High blood pressure can damage blood vessels in the retina. The retina is the layer of tissue at the back part of the eye. It changes light and images that enter the eye into nerve signals that are sent to the brain.
The higher the blood pressure and the longer it has been high, the more severe the damage is likely to be.
You have a higher risk of damage and vision loss when you also have diabetes, high cholesterol level, or you smoke.
Rarely, very high blood pressure develops suddenly. However, when it does, it can cause severe changes in the eye.
Other problems with the retina are also more likely, such as:
- Damage to the nerves in the eye due to poor blood flow
- Blockage of the arteries that supply blood to the retina
- Blockage of the veins that carry blood away from the retina
Most people with hypertensive retinopathy do not have symptoms until late in the disease.
Symptoms may include:
- Double vision, dim vision, or vision loss
Sudden symptoms are a medical emergency. It often means that the blood pressure is very high.
Exams and Tests
Your health care provider will use an ophthalmoscope to look for narrowing of the blood vessels and signs that fluid has leaked from blood vessels.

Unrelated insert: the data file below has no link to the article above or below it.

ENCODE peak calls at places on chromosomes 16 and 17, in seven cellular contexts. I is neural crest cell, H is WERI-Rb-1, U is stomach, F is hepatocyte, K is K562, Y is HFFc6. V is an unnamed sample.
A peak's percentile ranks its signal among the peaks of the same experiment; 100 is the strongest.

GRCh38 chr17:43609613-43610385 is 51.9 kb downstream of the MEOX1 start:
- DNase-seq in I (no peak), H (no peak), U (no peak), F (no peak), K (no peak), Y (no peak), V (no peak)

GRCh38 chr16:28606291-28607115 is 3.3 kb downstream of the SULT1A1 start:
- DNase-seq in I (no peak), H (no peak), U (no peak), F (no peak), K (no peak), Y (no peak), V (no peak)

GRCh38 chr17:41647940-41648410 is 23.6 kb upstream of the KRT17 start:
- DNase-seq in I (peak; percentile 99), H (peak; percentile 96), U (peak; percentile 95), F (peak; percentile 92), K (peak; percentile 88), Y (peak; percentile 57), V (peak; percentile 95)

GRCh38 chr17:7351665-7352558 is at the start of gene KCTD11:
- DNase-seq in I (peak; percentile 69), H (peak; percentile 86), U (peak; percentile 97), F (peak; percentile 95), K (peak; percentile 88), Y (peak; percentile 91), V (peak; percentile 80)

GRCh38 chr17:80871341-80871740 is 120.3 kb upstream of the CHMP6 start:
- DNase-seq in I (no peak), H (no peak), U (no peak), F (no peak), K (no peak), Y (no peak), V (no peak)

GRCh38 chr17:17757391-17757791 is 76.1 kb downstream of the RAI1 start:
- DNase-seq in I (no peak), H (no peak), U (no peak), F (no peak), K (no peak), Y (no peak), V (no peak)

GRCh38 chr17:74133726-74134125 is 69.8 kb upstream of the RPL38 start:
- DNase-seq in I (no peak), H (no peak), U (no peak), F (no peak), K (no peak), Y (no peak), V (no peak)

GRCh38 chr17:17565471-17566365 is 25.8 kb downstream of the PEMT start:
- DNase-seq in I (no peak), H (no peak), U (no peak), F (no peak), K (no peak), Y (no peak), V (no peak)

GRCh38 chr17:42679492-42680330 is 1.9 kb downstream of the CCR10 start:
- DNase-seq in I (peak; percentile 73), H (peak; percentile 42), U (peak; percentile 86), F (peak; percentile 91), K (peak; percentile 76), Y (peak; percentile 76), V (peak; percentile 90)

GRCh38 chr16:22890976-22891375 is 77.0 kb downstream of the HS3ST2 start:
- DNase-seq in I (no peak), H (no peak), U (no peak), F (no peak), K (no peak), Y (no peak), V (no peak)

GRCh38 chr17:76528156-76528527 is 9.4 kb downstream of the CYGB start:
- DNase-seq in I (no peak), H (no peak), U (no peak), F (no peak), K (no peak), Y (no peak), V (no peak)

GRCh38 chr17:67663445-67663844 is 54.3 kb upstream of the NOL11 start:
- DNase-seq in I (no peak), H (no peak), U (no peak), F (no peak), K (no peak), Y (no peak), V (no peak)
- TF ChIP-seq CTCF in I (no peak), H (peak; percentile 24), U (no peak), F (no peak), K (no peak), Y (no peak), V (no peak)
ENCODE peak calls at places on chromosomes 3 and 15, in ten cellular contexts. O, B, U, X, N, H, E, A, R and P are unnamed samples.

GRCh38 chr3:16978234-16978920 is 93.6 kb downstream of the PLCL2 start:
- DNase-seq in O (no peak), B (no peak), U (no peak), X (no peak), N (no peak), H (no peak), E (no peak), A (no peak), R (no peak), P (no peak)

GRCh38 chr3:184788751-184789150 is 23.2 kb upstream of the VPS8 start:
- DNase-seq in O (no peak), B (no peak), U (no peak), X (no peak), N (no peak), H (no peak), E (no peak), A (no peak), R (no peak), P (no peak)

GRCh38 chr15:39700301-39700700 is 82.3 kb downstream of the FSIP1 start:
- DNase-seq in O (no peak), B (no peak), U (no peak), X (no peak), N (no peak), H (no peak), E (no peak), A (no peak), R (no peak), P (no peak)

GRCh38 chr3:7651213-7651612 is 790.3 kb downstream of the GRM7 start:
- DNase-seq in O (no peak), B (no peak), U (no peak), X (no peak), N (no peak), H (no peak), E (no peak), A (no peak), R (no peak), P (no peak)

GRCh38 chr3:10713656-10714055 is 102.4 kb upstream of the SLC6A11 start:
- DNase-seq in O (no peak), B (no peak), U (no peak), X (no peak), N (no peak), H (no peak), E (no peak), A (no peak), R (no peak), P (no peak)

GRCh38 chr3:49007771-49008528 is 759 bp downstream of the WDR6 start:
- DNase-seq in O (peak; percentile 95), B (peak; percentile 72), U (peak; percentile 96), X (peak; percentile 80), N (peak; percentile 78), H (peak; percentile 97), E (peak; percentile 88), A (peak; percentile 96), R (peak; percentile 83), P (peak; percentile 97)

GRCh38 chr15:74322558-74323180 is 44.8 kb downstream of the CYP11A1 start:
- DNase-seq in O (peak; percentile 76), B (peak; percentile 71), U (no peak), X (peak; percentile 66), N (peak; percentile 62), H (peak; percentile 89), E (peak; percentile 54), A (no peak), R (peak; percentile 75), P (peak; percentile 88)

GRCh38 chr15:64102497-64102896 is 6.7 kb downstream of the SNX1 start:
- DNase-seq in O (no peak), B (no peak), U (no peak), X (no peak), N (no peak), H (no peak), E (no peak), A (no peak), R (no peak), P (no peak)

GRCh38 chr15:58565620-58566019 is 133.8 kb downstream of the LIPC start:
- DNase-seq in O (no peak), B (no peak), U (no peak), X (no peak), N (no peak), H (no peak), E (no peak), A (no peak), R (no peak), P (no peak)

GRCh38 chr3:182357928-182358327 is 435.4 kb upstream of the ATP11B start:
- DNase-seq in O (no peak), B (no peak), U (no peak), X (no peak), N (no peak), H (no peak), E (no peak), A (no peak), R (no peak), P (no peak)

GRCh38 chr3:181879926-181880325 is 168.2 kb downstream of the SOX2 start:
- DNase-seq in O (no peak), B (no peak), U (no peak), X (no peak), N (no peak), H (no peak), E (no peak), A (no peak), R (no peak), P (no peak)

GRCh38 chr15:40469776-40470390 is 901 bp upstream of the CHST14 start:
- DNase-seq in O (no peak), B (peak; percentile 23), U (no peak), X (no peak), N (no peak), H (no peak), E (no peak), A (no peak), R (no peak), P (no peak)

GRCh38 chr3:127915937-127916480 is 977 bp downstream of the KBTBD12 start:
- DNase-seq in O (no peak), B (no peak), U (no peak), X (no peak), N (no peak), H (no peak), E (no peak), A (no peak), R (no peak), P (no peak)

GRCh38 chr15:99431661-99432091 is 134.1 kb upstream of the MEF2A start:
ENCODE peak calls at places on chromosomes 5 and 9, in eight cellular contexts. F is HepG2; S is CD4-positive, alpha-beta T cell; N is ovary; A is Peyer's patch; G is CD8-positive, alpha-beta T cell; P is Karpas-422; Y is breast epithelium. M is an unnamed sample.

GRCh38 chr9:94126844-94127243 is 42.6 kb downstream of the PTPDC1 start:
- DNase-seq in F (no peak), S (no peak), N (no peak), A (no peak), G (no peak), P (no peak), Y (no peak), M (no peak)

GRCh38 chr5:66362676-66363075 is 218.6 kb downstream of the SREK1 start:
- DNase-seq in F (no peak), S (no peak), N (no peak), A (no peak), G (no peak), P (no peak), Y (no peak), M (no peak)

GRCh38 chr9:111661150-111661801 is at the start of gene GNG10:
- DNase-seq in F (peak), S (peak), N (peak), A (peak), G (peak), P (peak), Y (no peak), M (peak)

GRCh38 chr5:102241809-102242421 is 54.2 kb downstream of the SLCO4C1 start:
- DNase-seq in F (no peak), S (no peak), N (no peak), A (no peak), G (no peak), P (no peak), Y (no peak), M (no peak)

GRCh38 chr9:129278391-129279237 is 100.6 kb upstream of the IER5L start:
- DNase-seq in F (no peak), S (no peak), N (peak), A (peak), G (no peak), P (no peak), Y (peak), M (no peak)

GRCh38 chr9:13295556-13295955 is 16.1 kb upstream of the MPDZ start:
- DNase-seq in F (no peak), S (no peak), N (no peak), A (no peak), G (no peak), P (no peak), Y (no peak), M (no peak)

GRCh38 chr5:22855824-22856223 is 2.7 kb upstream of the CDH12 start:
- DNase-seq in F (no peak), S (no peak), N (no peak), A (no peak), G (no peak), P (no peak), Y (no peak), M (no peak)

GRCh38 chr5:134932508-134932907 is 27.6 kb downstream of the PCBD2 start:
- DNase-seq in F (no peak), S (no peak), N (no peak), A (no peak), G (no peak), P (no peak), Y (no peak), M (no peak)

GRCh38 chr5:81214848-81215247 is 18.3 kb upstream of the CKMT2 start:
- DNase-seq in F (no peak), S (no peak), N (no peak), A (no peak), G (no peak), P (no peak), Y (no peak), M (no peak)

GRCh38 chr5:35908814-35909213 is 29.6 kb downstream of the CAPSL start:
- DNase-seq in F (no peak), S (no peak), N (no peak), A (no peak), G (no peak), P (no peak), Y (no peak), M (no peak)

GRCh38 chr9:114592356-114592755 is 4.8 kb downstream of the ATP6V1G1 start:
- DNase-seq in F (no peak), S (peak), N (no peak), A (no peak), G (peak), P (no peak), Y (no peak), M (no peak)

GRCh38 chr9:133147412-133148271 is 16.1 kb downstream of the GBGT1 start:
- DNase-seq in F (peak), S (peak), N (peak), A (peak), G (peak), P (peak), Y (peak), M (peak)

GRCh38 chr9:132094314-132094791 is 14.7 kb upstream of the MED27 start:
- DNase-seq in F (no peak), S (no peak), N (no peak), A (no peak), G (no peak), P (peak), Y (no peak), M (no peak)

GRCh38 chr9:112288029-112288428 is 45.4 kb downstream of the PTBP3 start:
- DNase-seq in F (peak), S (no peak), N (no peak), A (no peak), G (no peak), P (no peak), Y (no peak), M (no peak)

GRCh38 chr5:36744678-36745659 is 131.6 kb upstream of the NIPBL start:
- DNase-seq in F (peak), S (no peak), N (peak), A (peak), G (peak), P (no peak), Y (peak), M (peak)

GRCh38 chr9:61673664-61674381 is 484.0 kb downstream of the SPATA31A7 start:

The degree of damage to the retina (retinopathy) is graded on a scale of 1 to 4:
- Grade 1: Usually you would not have symptoms.
- Grades 2 to 3: There are a number of changes in the blood vessels, leaking from blood vessels, and swelling in other parts of the retina.
- Grade 4: You will have swelling of the optic nerve and of the visual center of the retina (macula). This swelling can cause decreased vision.
You may need a special test to examine the blood vessels.
The only treatment for hypertensive retinopathy is to control high blood pressure.
People with grade 4 (severe retinopathy) often have heart and kidney problems due to high blood pressure. They are also at higher risk for stroke.
In most cases, the retina will heal if the blood pressure is controlled. However, some people with grade 4 retinopathy will have lasting damage to the optic nerve or macula.
When to Contact a Medical Professional
Get emergency treatment if you have high blood pressure with vision changes or headaches.
Cheung CY, Wong TY. Hypertension. In: Sadda SVR, Sarraf D, Freund KB, et al, eds. Ryan's Retina. 7th ed. Philadelphia, PA: Elsevier; 2023:chap 52.
Levy PD, Brody A. Hypertension. In: Walls RM, ed. Rosen's Emergency Medicine: Concepts and Clinical Practice. 10th ed. Philadelphia, PA: Elsevier; 2023:chap 70.
Rachitskaya AV. Hypertensive retinopathy. In: Yanoff M, Duker JS, eds. Ophthalmology. 5th ed. Philadelphia, PA: Elsevier; 2019:chap 6.18.
Review Date 8/22/2022
Updated by: Franklin W. Lusby, MD, Ophthalmologist, Lusby Vision Institute, La Jolla, CA. Also reviewed by David C. Dugdale, MD, Medical Director, Brenda Conaway, Editorial Director, and the A.D.A.M. Editorial team.